A. Well, I’m actually a vegetarian in my regular life. I taste meat at the restaurant, but when I go out, I generally like to eat ethnic food.

I go to Kin Shop. Harold Dieterle has great vegetarian Thai dishes, very robust.

Blue Ribbon Sushi, the one of 58th Street, also has great vegetarian options.

Roberta’s in Bushwick for pizza. Just rustic, great food.

Bettola - one of my favorites. I really like their thin crust pizza.

[See details.]

Q. Have you tried anything new lately?

A. Graffit - I actually looked at that space before they took it over. I found it awkward at the time, but I love what he [chef Jesus Nunez] has done with it and how the space really flows now. He’s a fascinating person. I really respect what he’s doing. I loved the Muscatel Gelee dessert and the meatballs. Really delicious.

[See details.]

Q. You worked out in Montauk, any favorites there?

A. The Shagwong, where I worked, is one of my favorites. It’s one of the few fisherman bars left. It’s so true to itself.

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Q. Where do you like to head for a late night drink?

A. Bar Veloce - I like their model; one captain, one bartender, one panini maker.

Daddy-O - I love the vibe there. I go for the Negroni, with Aperol instead of Campari, they serve it in something that feels like a fishbowl.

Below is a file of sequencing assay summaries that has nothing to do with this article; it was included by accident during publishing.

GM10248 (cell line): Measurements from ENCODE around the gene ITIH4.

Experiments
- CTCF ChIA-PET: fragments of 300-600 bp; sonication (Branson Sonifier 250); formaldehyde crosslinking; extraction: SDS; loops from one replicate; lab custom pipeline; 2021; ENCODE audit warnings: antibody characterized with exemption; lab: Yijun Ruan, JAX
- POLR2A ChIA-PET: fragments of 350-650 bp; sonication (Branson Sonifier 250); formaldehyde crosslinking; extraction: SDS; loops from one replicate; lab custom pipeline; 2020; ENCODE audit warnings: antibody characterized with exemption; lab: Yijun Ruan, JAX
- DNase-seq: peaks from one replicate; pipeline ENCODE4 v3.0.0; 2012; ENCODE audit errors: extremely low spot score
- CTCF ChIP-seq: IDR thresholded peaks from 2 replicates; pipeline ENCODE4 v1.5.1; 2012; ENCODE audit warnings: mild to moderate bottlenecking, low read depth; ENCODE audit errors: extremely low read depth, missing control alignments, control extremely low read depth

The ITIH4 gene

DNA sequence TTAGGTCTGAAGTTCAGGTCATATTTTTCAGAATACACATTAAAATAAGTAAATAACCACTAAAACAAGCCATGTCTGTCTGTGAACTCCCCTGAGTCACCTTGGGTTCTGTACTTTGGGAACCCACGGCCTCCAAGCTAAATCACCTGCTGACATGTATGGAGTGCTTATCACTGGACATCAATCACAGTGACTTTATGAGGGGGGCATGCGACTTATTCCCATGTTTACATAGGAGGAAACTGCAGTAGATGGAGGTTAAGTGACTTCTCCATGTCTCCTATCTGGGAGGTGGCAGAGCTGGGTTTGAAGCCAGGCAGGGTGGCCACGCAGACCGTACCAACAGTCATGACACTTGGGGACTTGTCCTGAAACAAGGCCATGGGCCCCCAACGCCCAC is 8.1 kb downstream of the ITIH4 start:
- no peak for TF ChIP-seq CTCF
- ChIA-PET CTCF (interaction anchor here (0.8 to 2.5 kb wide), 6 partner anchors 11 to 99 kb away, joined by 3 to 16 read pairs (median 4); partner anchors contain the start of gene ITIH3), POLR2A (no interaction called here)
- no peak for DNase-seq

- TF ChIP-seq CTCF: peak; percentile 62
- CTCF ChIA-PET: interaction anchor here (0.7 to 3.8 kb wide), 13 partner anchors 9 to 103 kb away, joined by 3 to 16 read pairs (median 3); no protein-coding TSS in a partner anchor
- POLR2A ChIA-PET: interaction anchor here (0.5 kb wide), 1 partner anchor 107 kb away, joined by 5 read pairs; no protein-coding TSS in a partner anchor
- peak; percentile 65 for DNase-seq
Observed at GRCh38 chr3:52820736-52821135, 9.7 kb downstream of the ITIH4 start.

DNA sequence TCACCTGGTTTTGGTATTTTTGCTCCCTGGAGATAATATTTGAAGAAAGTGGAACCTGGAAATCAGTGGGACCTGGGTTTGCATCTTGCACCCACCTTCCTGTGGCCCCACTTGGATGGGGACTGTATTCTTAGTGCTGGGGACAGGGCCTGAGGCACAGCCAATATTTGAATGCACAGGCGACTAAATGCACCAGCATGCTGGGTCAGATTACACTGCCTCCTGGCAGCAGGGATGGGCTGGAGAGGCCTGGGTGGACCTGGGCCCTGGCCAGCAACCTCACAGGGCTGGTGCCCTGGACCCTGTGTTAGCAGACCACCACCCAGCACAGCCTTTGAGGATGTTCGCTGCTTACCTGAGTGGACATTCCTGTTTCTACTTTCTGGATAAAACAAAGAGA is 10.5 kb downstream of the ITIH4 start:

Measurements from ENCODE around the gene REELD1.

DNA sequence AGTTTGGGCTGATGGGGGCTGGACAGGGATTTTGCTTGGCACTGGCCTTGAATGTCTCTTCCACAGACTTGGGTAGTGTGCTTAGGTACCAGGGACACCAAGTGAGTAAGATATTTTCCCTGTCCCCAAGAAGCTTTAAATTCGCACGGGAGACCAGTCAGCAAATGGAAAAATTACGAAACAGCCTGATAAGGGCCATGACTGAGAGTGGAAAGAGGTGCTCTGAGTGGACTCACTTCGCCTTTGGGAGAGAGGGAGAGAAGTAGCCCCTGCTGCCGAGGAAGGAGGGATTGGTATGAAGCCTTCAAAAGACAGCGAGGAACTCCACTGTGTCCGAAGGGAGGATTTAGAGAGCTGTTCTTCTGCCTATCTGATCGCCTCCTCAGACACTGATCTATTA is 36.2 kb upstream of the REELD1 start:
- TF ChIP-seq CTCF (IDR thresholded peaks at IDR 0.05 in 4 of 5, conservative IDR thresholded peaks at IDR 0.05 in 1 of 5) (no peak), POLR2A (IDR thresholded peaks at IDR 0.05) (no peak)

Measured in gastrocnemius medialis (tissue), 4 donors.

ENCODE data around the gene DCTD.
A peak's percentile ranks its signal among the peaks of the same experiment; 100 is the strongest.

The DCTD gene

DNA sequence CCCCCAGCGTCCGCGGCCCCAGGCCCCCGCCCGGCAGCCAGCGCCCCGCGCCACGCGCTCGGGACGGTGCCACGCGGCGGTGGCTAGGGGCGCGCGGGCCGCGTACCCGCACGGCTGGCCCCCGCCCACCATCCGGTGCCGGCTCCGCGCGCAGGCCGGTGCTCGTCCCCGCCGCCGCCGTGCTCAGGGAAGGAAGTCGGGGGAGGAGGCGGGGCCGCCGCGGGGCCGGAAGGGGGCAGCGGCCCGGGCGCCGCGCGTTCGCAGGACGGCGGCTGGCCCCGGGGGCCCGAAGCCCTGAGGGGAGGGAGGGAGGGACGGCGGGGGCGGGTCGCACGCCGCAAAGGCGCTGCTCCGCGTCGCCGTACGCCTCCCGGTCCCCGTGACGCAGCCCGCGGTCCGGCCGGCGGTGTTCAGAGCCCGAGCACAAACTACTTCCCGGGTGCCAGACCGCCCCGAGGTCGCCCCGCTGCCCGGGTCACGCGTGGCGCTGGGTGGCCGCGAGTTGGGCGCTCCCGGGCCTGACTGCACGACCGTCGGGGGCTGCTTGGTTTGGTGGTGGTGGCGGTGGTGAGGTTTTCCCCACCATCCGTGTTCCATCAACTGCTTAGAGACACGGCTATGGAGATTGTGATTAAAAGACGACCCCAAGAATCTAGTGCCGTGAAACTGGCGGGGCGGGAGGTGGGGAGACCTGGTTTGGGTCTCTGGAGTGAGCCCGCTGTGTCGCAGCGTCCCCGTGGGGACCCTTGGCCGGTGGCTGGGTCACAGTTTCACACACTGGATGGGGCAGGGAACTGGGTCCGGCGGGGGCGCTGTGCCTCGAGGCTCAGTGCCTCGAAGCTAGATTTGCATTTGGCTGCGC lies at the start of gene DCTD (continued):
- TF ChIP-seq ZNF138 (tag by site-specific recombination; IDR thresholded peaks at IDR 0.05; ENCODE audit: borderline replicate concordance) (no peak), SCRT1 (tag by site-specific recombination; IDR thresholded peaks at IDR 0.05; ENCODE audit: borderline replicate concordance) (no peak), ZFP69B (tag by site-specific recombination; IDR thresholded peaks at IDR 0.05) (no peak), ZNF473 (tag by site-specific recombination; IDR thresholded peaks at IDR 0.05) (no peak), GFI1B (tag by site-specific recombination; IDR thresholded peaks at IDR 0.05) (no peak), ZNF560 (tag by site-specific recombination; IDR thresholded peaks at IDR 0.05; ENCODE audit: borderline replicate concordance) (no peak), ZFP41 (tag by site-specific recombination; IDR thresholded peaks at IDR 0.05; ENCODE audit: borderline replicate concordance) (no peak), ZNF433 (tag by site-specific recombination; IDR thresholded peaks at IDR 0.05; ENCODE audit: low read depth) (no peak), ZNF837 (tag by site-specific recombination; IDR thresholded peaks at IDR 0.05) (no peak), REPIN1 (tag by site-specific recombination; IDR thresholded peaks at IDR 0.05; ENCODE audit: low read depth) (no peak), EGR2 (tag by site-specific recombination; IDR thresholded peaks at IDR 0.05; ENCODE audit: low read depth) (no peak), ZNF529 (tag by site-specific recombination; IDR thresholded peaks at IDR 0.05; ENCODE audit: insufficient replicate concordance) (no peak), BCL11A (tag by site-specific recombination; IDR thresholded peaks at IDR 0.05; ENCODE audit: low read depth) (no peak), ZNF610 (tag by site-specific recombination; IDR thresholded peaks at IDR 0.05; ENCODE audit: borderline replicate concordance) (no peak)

Employees Only - always something good there.

[See details.]


Details of John Fraser’s recommendations on where to eat and drink in Manhattan, Brooklyn, and Montauk.


- Turnip Ceviche

- Braised Cucumber Salad



- Chef Harold Dieterle

- Chef Michael Anthony

- Chef Mike Price

- Sommelier Joe Camapanale


John Fraser’s recommendations on where to eat and drink in Manhattan, Brooklyn, and Montauk.


Photo Credit: Patrick Kolts & Find. Eat. Drink.

Q & A


Upper West Side

New American

103 West 77 Street

New York, NY 10024 (view map)

T: 212.362.3800 (make a reservation)




Fri: 12pm- 2:15pm


Sat - Sun: 11:30am - 2:15pm


Tue - Sat: 5:30pm - 10:45pm

Sun - Mon: 5:30pm - 9:45pm




25 Cleveland Place

New York, NY 10012 (view map)

T: 212.925.8310 (make a reservation)



Tue - Sun: 5:3opm - 11pm